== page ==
THE ANCIENT trees cast their shadows against the whitewashed stone of the Abner Cloud House. The canal makes soft swooshing noises against the bank. The miller's house has stood steadfast on this spot since George Washington came here to see how his canal was getting along.

The c&o Canal is sometimes a muddy trickle, other times a swift creek in a hurry on its way to sea. The house has the air of a building that knows its place and intends to keep it, despite the wrecking balls of time.

The Abner Cloud house was built on the banks of the Little Falls Canal somewhere between 1798 and 1801. (Its current address if 4940 Canal Road, next door to Fletcher's Boat House.)

Cloud had a flour mill near by, now long gone, to serve the busy port of Georgetown. George Washington's Potomack Co. had built the canal earlier, and in 1828 the C&O followed the same canal bed.

Cloud built his house from stone, quarried not far away. He had no intention of letting it wash away-the walls are 3 feet thick and rise three stories high. Cloud had a taste for the proper embellishments, as well. After all, he was a prosperous man. So he hired a careful cabinetman to make the wooden mantels and fire-place niches and the handsome staircase that goes all the way to the top. The big windows, neatly shuttered, control a handsome view of the towpath and the Potomac River. The view was not only pleasant, but important to the miller, so he'd know what to expect at his next grinding.

After Cloud, many other millers lived in the house. James B. Frizzell was the most notorious-he was part of a plot to kidnap President Abraham Lincoln.

The mill closed in 1870, when such small operations were no longer economic. The canal was abandoned as a commercial waterway in 1924. The mill and the house sunk first into picturesque disarray and finally ruins.

The National Park Service acquired the site, because of its proximity to the canal, in 1957. The Park Service didn't acquire any money to repair it.

In 1976 Chapter III of the Colonial Dames of America decided to look through the files of the National Trust for Historic Preservation for a Bicentenial project. The Dames petitioned Congress for money to restore the exterior and the first floor to serve as a canal information center. The Dames paid for restoration of the upper two floors to use as a club-house. The Park Service served as restoration architects and historians, winning an award from the Washington Metropolitan Chapter of the American Institute of Architects.

This spring the restored house will open to the public for the first time.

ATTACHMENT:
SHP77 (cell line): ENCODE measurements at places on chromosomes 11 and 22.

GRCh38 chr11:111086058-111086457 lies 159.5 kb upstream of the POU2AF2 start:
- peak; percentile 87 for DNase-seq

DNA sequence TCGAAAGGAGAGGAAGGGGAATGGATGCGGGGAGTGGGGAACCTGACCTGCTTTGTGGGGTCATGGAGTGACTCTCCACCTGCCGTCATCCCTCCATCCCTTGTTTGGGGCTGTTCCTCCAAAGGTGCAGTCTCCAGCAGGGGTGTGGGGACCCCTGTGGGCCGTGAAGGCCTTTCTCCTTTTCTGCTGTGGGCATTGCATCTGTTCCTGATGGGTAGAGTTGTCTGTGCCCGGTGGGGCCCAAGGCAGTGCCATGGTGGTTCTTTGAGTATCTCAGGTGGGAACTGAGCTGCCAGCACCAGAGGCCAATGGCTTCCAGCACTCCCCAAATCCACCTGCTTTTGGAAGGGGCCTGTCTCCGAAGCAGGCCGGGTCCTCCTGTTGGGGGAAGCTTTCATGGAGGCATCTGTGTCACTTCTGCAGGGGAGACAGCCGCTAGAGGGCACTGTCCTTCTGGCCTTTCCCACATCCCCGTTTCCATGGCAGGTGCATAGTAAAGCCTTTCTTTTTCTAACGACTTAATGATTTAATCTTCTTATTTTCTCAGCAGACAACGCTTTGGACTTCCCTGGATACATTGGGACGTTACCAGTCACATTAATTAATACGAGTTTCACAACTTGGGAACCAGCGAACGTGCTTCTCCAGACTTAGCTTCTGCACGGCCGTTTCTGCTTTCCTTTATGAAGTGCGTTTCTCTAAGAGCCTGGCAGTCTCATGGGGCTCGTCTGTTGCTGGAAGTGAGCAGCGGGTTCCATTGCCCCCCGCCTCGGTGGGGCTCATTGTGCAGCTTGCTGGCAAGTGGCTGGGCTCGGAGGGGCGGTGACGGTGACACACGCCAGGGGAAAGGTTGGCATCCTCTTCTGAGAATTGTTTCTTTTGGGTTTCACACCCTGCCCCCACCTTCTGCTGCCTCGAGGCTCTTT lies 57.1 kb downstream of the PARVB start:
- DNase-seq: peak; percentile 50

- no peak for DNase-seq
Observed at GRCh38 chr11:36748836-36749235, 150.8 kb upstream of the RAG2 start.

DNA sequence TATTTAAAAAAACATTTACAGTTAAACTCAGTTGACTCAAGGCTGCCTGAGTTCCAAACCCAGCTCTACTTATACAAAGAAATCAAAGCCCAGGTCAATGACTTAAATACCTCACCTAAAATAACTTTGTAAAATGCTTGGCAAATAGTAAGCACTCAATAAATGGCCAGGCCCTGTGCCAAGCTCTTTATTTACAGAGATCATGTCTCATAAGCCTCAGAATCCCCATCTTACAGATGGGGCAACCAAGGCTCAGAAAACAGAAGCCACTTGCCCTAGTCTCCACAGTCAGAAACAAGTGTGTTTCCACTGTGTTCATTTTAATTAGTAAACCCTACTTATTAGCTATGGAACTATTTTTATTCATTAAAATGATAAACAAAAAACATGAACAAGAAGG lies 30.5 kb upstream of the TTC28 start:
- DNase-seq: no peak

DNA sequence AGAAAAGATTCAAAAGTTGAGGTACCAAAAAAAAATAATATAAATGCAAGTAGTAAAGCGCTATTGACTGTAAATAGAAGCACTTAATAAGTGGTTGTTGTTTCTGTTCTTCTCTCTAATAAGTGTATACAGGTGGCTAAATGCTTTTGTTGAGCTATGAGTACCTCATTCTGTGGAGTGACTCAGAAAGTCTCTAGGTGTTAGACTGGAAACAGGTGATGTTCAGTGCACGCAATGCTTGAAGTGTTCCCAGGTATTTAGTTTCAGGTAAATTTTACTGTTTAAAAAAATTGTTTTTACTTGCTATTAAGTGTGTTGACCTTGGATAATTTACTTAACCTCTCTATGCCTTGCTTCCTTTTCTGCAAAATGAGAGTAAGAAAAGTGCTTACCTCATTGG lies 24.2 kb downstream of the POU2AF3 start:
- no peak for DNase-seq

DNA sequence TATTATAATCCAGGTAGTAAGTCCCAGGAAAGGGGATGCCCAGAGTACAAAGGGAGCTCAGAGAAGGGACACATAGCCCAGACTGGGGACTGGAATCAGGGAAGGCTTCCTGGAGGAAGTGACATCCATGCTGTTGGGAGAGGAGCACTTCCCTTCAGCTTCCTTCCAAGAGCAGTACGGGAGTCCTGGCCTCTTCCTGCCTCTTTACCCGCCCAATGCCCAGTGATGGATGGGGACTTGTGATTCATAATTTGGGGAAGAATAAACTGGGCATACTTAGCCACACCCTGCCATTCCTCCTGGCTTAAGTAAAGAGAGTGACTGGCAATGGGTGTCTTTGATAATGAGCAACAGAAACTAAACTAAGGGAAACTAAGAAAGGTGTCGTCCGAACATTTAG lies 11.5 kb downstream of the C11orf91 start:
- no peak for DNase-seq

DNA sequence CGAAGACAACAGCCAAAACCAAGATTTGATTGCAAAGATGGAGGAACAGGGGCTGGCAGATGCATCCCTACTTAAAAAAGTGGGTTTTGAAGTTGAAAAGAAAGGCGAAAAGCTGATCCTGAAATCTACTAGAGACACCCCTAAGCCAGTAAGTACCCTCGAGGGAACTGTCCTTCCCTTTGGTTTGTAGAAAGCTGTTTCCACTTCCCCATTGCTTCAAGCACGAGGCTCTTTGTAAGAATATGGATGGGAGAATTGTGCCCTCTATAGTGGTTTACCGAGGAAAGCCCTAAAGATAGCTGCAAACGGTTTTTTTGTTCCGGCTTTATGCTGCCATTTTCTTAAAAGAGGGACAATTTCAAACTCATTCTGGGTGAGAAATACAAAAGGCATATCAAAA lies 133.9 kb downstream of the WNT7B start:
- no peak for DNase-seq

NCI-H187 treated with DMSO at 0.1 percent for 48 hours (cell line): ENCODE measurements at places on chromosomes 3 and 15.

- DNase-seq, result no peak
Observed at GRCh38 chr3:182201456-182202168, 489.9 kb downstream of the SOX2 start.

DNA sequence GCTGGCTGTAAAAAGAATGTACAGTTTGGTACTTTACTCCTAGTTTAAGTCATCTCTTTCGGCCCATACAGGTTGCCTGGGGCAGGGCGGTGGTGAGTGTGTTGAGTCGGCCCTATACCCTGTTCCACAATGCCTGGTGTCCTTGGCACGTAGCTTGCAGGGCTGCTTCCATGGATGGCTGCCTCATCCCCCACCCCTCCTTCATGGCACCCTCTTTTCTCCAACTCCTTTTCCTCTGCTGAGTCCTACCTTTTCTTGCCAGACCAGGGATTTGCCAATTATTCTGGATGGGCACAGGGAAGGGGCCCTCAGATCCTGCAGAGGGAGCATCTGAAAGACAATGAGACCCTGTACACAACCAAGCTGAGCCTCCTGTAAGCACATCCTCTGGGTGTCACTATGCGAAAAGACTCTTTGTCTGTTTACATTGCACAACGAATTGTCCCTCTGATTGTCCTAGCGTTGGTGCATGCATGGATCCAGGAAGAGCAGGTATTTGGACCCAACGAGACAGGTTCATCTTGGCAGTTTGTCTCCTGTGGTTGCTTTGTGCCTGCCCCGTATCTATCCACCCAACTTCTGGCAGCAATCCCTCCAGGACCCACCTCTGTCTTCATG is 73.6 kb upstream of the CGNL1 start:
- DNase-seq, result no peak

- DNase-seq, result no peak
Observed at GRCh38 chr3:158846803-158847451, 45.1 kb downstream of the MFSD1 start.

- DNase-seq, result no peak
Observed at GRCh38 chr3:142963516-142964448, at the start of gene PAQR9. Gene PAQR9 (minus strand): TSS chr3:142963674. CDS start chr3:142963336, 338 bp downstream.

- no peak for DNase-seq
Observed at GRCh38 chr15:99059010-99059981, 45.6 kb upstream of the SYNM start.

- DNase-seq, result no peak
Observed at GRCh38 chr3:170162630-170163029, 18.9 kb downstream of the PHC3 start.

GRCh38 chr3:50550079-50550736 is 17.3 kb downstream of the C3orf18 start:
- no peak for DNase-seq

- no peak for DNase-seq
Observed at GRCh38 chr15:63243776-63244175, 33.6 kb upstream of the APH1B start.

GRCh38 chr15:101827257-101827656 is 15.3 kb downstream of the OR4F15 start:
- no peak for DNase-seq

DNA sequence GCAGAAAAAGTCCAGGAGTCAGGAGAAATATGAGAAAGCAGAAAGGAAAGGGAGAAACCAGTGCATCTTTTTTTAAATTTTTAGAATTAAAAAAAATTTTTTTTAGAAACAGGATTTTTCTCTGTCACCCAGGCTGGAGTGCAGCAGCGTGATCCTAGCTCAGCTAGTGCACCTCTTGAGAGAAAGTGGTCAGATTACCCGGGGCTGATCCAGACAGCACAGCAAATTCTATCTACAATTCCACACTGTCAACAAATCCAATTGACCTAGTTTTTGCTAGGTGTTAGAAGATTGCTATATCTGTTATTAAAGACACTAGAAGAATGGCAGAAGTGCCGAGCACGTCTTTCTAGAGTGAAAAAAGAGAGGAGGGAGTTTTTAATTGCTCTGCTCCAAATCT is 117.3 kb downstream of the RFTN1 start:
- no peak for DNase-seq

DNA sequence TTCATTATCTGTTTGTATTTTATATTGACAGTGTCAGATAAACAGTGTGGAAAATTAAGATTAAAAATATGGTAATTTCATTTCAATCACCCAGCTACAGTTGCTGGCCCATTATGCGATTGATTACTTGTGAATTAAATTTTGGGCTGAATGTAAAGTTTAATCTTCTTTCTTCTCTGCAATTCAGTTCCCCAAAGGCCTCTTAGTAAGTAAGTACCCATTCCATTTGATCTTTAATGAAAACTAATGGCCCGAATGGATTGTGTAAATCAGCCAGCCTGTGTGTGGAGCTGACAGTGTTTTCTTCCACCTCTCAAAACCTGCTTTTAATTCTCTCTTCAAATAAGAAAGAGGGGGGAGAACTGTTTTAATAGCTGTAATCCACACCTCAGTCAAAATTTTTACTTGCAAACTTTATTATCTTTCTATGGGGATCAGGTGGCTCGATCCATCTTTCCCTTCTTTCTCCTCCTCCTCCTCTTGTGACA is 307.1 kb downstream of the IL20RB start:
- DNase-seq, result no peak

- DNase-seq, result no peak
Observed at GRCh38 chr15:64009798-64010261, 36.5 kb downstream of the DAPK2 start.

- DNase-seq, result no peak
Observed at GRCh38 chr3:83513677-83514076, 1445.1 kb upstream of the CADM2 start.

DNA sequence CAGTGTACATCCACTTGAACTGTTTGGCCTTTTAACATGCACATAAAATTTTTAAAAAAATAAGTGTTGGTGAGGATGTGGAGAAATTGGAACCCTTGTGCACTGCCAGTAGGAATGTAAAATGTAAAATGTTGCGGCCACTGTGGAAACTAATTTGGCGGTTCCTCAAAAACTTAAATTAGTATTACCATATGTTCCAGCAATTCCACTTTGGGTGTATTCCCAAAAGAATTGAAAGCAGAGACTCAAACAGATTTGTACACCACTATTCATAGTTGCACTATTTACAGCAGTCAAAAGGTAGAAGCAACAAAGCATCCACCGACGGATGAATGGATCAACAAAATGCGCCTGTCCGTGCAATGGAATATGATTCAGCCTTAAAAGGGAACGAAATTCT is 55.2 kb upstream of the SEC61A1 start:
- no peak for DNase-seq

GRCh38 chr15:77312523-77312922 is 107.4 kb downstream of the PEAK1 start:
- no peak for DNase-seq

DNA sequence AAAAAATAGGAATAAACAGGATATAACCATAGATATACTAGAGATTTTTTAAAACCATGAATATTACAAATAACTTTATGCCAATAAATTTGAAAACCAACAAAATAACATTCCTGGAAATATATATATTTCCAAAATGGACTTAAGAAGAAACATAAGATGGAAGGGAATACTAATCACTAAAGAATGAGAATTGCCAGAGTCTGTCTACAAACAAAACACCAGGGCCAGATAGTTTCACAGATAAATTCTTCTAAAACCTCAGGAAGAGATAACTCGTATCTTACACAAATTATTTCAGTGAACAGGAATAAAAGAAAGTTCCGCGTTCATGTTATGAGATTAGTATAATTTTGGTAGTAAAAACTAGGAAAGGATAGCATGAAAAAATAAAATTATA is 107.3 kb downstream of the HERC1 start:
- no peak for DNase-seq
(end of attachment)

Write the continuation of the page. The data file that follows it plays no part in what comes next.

Tomorrow the Colonial Dames chapter and the National Park Service will receive the National Trust's Gordon Gray Award for achievement in preservation. The award and 15 others will be presented tomorrow at the Renwick Gallery, itself a major preservation. (Though, according to testimony this week before Congress, the gallery is in need of about $5 million more on the exterior.)

The Trust annually presents awards during Preservation Week, a time when it stops to congratulate itself on houses, buildings and areas preserved, and vows to revenge those lost. In 1979 there is much good to note. Some 25 years ago, preservation was mostly the province of ancestral societies such as the Colonial Dames, or wealthy women's groups such as the one that presrved Mount Vernon. (The first president's house had been systematically rejected by both the country and the state.) But such presrvation groups were few and scattered, and usually only interested in the preservation of patrotic sites, not in architectural landmarks.

Today there are 589 landmark and historic district commissions in the United States, as opposed to 100 only a decade ago. California, one of the newest states, has 46, compared to 63 in Massachusetts, one of the older. Such commissions study historic and architecturally significant areas and make recommendations. Sometimes the commissions can delay demolition permits or forbid exterior alterations.

The Trust itself, chartered only in 1949, now has more than 155,000 members. The Trust dispenses preservation advice and sometimes funds from matching grants from the federal government and its contributors.

Currently Congress is considering preservation funding. President Carter recommended $45 million. James Biddle, Trust president, testified recently before Congress, asking $60 million, the amount budgeted for this fiscal year. He cited energy savings as well as the revitalization of communities.

The awards this year point out the diversity of preservation projects.

The Trust is giving four David E. Finley awards for outstanding achievements: